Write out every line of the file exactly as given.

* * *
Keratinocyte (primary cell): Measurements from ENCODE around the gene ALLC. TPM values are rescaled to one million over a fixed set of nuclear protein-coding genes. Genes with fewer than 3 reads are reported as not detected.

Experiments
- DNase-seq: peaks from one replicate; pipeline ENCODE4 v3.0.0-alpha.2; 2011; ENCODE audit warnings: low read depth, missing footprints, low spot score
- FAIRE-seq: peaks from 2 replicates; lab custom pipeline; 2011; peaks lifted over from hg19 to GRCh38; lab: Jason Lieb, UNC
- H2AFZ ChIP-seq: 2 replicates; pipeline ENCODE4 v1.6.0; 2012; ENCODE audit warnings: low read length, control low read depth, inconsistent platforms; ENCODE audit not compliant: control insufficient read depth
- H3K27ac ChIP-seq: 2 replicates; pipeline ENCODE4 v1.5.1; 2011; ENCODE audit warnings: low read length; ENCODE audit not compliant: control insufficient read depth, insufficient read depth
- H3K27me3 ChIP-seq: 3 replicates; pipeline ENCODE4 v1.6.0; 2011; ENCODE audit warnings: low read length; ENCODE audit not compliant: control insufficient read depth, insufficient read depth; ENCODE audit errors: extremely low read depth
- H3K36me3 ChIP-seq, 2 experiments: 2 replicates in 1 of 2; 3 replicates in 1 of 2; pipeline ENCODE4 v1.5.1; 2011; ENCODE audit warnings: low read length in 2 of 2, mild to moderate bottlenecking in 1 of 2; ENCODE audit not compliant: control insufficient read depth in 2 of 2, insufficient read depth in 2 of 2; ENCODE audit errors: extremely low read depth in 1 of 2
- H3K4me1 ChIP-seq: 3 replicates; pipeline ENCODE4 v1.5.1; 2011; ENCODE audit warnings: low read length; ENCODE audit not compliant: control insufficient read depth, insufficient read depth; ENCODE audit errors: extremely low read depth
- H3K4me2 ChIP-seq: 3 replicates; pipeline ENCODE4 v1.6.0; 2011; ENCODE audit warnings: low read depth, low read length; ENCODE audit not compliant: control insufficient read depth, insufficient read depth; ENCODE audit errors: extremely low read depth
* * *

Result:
Keratinocyte (primary cell): Measurements from ENCODE around the gene ALLC. TPM values are rescaled to one million over a fixed set of nuclear protein-coding genes. Genes with fewer than 3 reads are reported as not detected.

Experiments
- DNase-seq: peaks from one replicate; pipeline ENCODE4 v3.0.0-alpha.2; 2011; ENCODE audit warnings: low read depth, missing footprints, low spot score
- FAIRE-seq: peaks from 2 replicates; lab custom pipeline; 2011; peaks lifted over from hg19 to GRCh38; lab: Jason Lieb, UNC
- H2AFZ ChIP-seq: 2 replicates; pipeline ENCODE4 v1.6.0; 2012; ENCODE audit warnings: low read length, control low read depth, inconsistent platforms; ENCODE audit not compliant: control insufficient read depth
- H3K27ac ChIP-seq: 2 replicates; pipeline ENCODE4 v1.5.1; 2011; ENCODE audit warnings: low read length; ENCODE audit not compliant: control insufficient read depth, insufficient read depth
- H3K27me3 ChIP-seq: 3 replicates; pipeline ENCODE4 v1.6.0; 2011; ENCODE audit warnings: low read length; ENCODE audit not compliant: control insufficient read depth, insufficient read depth; ENCODE audit errors: extremely low read depth
- H3K36me3 ChIP-seq, 2 experiments: 2 replicates in 1 of 2; 3 replicates in 1 of 2; pipeline ENCODE4 v1.5.1; 2011; ENCODE audit warnings: low read length in 2 of 2, mild to moderate bottlenecking in 1 of 2; ENCODE audit not compliant: control insufficient read depth in 2 of 2, insufficient read depth in 2 of 2; ENCODE audit errors: extremely low read depth in 1 of 2
- H3K4me1 ChIP-seq: 3 replicates; pipeline ENCODE4 v1.5.1; 2011; ENCODE audit warnings: low read length; ENCODE audit not compliant: control insufficient read depth, insufficient read depth; ENCODE audit errors: extremely low read depth
- H3K4me2 ChIP-seq: 3 replicates; pipeline ENCODE4 v1.6.0; 2011; ENCODE audit warnings: low read depth, low read length; ENCODE audit not compliant: control insufficient read depth, insufficient read depth; ENCODE audit errors: extremely low read depth